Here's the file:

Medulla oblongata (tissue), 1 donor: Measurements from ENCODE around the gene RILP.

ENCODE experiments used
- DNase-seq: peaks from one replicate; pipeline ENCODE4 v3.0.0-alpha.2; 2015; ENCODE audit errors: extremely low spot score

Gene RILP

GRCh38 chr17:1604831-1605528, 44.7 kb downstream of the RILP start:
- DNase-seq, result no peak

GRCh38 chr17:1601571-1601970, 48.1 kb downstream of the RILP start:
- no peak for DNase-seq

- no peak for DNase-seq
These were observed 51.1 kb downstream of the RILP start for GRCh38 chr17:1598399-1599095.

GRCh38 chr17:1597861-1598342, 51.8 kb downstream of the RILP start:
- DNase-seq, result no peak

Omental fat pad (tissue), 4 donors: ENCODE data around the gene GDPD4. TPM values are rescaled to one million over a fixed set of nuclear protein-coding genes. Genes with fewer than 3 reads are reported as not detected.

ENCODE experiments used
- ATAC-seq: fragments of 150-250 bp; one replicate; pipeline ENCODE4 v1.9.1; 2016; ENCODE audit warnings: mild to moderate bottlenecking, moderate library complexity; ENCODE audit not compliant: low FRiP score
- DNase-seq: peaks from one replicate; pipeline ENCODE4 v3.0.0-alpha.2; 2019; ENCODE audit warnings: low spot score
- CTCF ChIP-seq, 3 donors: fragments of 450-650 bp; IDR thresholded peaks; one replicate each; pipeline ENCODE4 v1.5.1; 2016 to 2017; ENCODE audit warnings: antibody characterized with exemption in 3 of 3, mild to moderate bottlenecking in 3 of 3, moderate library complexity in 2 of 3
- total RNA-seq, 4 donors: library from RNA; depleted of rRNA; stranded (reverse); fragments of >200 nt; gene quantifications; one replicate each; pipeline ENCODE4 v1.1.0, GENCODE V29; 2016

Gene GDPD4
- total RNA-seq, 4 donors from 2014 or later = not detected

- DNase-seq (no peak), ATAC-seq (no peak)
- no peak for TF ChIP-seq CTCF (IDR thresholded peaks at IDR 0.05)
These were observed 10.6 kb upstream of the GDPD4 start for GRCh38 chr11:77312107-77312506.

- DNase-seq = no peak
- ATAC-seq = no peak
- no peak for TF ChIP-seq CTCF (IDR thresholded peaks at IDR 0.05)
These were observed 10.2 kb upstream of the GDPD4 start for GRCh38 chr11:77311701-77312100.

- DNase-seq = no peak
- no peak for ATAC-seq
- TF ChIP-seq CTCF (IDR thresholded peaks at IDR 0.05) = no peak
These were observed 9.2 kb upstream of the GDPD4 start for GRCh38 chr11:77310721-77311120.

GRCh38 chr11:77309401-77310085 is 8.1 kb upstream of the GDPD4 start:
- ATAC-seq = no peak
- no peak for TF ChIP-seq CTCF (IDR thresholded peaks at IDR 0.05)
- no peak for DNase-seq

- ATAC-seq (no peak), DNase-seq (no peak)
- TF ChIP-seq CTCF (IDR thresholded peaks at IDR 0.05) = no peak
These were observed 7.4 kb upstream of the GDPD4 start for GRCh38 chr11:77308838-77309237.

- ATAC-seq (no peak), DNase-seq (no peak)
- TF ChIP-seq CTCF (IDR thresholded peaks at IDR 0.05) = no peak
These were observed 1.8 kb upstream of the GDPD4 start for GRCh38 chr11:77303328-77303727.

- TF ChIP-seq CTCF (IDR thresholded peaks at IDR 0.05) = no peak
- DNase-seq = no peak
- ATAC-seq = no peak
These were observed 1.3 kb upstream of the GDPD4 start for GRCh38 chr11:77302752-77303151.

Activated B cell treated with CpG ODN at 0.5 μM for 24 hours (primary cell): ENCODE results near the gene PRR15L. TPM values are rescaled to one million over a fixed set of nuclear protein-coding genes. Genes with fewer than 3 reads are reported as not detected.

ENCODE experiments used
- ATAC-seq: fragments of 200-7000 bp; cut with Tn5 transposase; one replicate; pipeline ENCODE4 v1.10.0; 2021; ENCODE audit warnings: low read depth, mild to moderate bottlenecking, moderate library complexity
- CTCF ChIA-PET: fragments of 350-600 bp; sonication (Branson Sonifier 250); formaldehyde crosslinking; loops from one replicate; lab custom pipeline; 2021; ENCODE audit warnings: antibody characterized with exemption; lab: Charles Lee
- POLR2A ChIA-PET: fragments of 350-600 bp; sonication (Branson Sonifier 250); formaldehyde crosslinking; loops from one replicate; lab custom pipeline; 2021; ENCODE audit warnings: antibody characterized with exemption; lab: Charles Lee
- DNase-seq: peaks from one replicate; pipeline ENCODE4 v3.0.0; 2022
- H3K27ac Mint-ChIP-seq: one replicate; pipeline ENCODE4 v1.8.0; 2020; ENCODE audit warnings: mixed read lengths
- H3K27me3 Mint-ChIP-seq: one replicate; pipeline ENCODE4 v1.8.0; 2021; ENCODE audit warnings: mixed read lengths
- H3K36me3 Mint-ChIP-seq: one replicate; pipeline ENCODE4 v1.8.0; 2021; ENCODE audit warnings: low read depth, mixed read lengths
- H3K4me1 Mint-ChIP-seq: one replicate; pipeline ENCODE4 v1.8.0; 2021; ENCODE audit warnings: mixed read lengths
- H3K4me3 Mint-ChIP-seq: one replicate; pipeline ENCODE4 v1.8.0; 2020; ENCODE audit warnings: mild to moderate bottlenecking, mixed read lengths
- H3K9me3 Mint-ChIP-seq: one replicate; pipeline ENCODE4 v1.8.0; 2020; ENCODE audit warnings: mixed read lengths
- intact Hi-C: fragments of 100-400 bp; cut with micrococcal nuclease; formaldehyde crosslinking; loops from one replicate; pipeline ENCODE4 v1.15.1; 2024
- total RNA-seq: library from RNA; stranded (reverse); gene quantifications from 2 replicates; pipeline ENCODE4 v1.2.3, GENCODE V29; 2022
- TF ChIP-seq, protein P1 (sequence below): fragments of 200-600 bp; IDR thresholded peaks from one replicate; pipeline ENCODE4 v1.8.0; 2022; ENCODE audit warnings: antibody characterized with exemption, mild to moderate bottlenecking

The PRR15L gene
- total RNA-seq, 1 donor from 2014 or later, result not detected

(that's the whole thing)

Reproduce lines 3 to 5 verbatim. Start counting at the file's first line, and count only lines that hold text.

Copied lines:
- DNase-seq: peaks from one replicate; pipeline ENCODE4 v3.0.0-alpha.2; 2015; ENCODE audit errors: extremely low spot score

Gene RILP

GRCh38 chr17:1604831-1605528, 44.7 kb downstream of the RILP start: